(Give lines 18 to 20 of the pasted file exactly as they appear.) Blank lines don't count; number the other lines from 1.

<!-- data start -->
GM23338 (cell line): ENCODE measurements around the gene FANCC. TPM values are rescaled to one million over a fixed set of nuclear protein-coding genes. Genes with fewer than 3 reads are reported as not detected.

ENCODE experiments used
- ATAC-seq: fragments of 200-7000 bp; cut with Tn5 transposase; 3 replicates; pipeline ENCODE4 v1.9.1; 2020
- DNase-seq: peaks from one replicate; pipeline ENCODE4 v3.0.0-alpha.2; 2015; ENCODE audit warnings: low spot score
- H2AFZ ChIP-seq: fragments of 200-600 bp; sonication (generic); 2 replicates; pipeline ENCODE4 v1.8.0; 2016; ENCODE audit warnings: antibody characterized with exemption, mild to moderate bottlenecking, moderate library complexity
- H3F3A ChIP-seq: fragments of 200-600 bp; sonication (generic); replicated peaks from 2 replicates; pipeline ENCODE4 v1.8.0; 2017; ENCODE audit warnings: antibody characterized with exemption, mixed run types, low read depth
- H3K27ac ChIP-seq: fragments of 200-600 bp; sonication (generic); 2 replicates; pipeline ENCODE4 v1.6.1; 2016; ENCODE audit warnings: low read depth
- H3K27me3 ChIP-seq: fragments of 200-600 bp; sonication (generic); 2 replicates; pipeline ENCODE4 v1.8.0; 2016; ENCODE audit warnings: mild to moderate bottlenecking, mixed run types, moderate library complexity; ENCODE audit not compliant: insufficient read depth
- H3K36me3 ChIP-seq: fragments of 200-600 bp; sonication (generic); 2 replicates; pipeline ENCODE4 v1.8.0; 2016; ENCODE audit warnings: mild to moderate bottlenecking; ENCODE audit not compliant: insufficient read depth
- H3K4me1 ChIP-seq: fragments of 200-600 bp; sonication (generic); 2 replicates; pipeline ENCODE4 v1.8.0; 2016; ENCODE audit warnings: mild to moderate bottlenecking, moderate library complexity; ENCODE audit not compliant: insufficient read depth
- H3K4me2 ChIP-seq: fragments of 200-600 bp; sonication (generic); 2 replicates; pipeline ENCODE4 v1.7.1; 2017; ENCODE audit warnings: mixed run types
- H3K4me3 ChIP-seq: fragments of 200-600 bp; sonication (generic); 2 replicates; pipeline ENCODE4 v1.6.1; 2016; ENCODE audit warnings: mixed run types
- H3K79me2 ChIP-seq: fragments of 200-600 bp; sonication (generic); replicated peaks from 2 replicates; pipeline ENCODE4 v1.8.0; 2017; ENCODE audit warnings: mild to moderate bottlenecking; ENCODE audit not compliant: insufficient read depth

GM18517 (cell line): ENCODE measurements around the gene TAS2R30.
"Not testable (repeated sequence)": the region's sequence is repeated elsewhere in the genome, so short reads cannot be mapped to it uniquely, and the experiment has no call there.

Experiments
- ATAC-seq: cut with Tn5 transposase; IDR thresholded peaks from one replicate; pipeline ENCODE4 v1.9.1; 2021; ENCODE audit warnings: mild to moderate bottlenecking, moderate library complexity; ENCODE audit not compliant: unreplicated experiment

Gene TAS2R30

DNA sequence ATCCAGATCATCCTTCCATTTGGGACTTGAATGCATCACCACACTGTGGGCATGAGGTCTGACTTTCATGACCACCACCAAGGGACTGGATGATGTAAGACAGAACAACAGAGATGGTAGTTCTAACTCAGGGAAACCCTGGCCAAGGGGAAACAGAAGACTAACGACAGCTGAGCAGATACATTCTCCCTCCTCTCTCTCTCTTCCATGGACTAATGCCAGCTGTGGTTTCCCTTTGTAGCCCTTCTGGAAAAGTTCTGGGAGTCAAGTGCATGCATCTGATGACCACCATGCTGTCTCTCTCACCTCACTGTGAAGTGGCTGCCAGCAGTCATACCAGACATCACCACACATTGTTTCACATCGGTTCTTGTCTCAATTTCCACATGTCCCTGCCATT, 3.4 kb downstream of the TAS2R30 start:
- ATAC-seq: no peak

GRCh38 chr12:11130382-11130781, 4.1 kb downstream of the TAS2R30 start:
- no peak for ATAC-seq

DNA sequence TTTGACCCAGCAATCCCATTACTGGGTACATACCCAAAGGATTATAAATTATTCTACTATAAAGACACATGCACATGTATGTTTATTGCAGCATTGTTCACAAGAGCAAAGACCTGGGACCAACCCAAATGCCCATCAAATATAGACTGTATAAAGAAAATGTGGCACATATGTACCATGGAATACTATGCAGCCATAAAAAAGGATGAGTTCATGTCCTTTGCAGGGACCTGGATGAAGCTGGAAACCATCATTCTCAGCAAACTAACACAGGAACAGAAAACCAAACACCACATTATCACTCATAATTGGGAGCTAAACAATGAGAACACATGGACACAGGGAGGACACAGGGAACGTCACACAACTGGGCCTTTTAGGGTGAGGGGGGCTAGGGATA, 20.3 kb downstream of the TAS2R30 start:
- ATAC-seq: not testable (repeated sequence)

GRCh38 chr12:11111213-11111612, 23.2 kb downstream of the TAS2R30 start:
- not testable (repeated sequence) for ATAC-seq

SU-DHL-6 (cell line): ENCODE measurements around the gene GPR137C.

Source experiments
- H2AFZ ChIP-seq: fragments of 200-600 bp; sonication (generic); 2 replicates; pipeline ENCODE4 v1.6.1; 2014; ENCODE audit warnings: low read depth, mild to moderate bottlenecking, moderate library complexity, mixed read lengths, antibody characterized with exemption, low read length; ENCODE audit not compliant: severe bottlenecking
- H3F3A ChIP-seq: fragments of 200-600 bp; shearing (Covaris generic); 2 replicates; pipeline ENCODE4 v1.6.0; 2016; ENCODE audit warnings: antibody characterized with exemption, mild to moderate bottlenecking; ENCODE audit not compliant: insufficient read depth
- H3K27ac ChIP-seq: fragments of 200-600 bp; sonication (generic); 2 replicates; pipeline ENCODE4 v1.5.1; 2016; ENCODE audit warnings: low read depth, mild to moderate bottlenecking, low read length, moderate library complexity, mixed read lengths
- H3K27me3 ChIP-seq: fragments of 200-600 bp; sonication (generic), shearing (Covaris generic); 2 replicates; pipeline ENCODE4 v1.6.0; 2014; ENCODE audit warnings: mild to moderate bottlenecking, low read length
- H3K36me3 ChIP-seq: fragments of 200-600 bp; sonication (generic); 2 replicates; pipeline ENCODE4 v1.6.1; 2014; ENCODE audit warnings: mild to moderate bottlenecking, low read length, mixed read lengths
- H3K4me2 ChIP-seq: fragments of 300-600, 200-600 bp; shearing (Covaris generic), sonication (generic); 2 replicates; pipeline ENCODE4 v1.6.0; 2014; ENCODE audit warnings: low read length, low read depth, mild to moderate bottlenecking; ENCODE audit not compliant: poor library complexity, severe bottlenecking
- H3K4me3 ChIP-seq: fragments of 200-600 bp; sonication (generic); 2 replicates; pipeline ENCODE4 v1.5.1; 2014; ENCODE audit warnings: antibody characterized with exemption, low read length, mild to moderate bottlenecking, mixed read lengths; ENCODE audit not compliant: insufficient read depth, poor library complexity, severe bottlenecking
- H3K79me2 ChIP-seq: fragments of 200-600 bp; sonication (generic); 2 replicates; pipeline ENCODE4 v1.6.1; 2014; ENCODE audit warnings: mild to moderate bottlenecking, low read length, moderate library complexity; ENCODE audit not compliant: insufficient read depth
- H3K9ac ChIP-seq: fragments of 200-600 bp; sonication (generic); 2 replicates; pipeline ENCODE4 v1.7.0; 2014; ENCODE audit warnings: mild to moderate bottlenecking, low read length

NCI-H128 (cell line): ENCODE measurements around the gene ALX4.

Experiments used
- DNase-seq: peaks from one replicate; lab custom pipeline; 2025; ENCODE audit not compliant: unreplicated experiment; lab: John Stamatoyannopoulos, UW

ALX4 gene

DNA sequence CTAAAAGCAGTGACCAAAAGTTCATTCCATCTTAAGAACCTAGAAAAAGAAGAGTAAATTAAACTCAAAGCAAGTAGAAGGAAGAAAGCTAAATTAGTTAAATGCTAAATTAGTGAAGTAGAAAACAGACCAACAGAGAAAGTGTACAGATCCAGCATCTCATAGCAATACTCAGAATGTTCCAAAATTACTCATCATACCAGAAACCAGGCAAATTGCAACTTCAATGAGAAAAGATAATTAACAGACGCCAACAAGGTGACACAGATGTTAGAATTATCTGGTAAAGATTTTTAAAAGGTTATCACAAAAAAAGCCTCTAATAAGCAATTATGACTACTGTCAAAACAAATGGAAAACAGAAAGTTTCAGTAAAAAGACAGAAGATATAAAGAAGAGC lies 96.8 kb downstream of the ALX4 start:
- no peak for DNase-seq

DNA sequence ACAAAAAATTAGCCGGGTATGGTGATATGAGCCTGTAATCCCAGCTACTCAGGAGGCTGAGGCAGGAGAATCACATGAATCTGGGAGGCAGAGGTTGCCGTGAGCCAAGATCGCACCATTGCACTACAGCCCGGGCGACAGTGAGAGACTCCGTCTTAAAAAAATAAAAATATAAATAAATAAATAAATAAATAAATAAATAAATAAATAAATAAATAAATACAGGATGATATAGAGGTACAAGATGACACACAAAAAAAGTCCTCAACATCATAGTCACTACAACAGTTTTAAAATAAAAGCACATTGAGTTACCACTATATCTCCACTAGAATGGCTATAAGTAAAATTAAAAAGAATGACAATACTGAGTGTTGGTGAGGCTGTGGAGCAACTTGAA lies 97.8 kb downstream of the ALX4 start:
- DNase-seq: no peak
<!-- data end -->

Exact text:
Gene TAS2R30

DNA sequence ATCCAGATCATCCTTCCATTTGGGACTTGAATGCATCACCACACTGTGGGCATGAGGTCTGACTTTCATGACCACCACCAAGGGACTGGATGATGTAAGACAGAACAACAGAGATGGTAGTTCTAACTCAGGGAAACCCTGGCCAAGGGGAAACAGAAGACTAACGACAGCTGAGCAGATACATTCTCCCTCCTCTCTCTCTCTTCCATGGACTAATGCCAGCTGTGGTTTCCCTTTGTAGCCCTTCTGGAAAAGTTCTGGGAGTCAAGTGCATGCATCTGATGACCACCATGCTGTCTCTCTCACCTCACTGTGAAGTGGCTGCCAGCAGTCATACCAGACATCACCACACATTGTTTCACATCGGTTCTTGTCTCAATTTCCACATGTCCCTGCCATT, 3.4 kb downstream of the TAS2R30 start:
- ATAC-seq: no peak